Manatee County School District elementaries welcomed private security guards for the first day on Wednesday, but legal issues arose in the hours before deployment -- concerns that left guards unarmed.
The district's administration has turned to Florida Attorney General's Office for an opinion to settle apparently conflicting state laws and rule on the legality of private personnel carrying firearms on school grounds.
In announcing the bungled rollout Tuesday, Superintendent Rick Mills issued a statement:
"After consulting with outside legal counsel and our staff attorney, it is our opinion that there is no prohibition by statute that prevents armed security guards being placed within public schools. However, the statute upon which the district relies is in a gray area."
Thus, the district requested the state's opinion and deployed the guards unarmed on Wednesday.
A puzzling oversight
That's all fine and well as it goes, but the lack of due diligence early in the process of seeking proposals from security firms should upset the public. In Tuesday's statement, the district indicates that "due to legal concerns raised during the last 24 hours," the guards would not be armed until further notice.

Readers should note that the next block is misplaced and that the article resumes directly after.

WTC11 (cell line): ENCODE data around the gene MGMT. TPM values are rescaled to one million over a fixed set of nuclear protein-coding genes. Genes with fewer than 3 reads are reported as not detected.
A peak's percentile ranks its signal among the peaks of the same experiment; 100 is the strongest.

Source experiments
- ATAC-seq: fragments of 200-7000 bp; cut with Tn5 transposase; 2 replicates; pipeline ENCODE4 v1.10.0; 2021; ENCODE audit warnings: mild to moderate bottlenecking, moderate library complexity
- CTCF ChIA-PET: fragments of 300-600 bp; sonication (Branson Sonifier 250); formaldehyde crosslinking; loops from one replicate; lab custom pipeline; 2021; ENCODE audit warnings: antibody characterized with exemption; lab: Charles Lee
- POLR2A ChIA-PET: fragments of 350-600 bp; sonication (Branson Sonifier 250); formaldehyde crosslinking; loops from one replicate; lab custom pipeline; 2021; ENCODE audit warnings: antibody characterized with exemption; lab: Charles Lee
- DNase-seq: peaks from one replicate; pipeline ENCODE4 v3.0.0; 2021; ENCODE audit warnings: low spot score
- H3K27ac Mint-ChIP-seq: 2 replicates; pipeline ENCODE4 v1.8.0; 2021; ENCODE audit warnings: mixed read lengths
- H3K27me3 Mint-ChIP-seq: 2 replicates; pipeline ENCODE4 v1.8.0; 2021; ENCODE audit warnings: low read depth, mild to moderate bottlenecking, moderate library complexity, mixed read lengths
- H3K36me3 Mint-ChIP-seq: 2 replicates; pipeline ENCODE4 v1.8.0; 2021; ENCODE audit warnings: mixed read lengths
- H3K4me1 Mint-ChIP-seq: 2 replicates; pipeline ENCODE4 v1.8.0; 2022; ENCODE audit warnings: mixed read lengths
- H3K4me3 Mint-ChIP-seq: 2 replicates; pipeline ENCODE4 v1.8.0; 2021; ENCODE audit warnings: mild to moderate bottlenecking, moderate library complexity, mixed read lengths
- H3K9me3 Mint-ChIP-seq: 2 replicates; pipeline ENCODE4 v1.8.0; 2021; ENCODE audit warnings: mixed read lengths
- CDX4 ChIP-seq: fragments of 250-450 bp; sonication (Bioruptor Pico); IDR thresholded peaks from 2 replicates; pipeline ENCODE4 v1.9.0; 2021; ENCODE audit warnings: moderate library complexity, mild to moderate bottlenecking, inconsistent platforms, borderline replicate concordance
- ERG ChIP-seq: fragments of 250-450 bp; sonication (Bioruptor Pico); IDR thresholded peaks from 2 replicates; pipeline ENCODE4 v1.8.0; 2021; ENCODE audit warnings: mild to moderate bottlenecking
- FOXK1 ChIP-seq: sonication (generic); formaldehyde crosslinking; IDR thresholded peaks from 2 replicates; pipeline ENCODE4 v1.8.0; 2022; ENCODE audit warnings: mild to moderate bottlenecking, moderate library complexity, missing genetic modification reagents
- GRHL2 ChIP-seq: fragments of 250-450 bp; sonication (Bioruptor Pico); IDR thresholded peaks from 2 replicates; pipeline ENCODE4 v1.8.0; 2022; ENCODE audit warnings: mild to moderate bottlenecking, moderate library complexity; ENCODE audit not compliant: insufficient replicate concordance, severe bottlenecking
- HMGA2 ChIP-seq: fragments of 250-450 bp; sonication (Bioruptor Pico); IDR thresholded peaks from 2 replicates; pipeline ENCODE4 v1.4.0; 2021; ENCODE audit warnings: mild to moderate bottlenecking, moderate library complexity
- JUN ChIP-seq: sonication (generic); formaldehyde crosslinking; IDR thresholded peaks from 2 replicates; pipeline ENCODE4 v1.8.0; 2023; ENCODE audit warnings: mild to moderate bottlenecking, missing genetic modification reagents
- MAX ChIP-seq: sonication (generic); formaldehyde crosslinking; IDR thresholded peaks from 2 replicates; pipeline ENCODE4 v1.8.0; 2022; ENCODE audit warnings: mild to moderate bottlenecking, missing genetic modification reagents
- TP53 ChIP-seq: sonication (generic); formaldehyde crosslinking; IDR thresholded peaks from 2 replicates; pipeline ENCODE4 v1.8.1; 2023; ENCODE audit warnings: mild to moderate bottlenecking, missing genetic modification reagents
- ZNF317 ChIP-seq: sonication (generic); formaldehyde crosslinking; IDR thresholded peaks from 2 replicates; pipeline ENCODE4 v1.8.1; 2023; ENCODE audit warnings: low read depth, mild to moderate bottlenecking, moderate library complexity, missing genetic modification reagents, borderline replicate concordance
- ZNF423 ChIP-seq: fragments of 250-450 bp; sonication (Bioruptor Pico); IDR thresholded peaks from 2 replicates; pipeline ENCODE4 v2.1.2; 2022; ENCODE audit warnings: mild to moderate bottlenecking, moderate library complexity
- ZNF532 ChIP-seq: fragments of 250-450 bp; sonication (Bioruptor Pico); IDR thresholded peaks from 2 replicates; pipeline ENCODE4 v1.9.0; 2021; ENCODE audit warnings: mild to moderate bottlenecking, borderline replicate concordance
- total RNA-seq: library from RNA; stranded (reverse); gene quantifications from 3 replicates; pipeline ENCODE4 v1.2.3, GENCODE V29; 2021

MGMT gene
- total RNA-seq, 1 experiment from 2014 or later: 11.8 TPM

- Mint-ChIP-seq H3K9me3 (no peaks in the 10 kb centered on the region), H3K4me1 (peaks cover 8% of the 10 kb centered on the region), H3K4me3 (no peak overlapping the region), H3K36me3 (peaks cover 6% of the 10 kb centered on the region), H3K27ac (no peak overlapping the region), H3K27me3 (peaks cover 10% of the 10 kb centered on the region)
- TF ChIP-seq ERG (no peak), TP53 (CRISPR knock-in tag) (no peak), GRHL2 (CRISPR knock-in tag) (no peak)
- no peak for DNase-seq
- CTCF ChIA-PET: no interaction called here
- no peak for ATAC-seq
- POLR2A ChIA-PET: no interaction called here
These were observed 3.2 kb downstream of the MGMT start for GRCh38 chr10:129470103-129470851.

Herald education reporter Meghin Delaney posed the question about legality at midday Friday, but received no response from the administration.
We now have the answer. The district did not know for certain.
While the administration denies acting in haste in moving toward private security in schools, clearly someone dropped the ball and failed to consult the state on the legality of guns on campus in private hands.
In an active shooter situation, unarmed guards provide little if any defense. And school shootings around the nation are a major concern here, too, one of the motivations for armed security.
We hope Attorney General Pam Bondi's office issues clarity quickly in order for the school system to move ahead. Until that decision, Sarasota Security Patrol Inc. will staff 31 of the district's 33 elementary schools with guards without weapons.
The Palmetto and Holmes Beach police departments provide law enforcement officers, known as school resource officers, at Palmetto and Anna Maria elementaries, the preferable but more expensive way to provide security. Kudos to the PPD for bearing the entire expense, only announced this week.
Mills also stated this Tuesday:
"We believe the Community Security Officers will help our elementary schools in achieving the goal of providing our students and staff with a safer and more secure environment so they can keep their focus on teaching and learning."
Indeed, that is the goal.
In the meantime, we await the attorney general's interpretation of state law. Should the office rule out guns, unarmed guards would be a disappointing setback. And reason for the school board to revisit the issue.